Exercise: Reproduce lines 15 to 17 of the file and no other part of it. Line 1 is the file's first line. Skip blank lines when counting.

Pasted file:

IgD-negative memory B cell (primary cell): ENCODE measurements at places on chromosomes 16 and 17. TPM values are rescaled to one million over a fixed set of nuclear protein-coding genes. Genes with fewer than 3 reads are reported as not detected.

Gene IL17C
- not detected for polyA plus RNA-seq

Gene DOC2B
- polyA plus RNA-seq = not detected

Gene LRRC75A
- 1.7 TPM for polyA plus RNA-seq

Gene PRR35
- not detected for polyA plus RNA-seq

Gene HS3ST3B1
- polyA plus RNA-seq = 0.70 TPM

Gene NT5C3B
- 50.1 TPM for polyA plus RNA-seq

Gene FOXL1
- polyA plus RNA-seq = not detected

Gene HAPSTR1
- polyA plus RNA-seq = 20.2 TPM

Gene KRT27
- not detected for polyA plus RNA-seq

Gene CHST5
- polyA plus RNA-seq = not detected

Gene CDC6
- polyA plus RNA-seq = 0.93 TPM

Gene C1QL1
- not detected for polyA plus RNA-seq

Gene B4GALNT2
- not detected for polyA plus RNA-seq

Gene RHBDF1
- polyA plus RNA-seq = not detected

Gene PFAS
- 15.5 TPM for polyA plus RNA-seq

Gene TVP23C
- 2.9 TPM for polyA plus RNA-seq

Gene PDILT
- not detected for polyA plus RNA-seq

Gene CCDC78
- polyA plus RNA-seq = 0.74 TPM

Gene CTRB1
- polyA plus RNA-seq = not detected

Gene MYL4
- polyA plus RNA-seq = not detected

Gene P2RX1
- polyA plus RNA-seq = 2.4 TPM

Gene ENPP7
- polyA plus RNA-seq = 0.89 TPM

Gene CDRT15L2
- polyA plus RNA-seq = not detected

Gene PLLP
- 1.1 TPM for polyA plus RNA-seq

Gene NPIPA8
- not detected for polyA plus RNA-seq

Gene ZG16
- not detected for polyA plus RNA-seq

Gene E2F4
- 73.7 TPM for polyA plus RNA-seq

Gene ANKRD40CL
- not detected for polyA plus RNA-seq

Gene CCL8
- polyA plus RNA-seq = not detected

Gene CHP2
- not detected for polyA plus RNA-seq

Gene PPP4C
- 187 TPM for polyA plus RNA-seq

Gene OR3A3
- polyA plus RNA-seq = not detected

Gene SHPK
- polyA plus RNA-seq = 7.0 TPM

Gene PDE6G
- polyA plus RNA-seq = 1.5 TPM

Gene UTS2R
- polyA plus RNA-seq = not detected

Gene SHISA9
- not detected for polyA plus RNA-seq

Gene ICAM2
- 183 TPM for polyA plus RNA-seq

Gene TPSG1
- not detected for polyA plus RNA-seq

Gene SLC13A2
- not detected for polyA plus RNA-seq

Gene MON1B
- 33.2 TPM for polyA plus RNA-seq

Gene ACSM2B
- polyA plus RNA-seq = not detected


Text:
- polyA plus RNA-seq = not detected

Gene HAPSTR1
- polyA plus RNA-seq = 20.2 TPM